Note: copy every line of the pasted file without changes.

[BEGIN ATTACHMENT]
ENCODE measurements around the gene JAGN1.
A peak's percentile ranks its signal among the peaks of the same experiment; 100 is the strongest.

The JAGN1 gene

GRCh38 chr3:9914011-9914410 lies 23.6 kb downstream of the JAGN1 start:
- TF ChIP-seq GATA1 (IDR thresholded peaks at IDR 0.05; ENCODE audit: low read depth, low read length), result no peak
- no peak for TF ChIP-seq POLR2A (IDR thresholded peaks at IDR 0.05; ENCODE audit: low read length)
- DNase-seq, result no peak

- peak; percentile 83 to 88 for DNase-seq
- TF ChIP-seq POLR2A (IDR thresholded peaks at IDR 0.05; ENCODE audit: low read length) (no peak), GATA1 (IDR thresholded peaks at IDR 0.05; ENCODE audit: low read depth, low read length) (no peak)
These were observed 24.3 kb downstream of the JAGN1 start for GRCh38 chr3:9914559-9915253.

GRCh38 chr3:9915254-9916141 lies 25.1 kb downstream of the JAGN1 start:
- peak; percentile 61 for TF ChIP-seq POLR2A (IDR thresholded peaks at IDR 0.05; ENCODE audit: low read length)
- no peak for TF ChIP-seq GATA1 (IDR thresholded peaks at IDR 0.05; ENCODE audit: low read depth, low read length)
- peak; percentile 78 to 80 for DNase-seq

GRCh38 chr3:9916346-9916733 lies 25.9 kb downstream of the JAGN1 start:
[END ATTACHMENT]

ENCODE measurements around the gene JAGN1.
A peak's percentile ranks its signal among the peaks of the same experiment; 100 is the strongest.

The JAGN1 gene

GRCh38 chr3:9914011-9914410 lies 23.6 kb downstream of the JAGN1 start:
- TF ChIP-seq GATA1 (IDR thresholded peaks at IDR 0.05; ENCODE audit: low read depth, low read length), result no peak
- no peak for TF ChIP-seq POLR2A (IDR thresholded peaks at IDR 0.05; ENCODE audit: low read length)
- DNase-seq, result no peak

- peak; percentile 83 to 88 for DNase-seq
- TF ChIP-seq POLR2A (IDR thresholded peaks at IDR 0.05; ENCODE audit: low read length) (no peak), GATA1 (IDR thresholded peaks at IDR 0.05; ENCODE audit: low read depth, low read length) (no peak)
These were observed 24.3 kb downstream of the JAGN1 start for GRCh38 chr3:9914559-9915253.

GRCh38 chr3:9915254-9916141 lies 25.1 kb downstream of the JAGN1 start:
- peak; percentile 61 for TF ChIP-seq POLR2A (IDR thresholded peaks at IDR 0.05; ENCODE audit: low read length)
- no peak for TF ChIP-seq GATA1 (IDR thresholded peaks at IDR 0.05; ENCODE audit: low read depth, low read length)
- peak; percentile 78 to 80 for DNase-seq

GRCh38 chr3:9916346-9916733 lies 25.9 kb downstream of the JAGN1 start: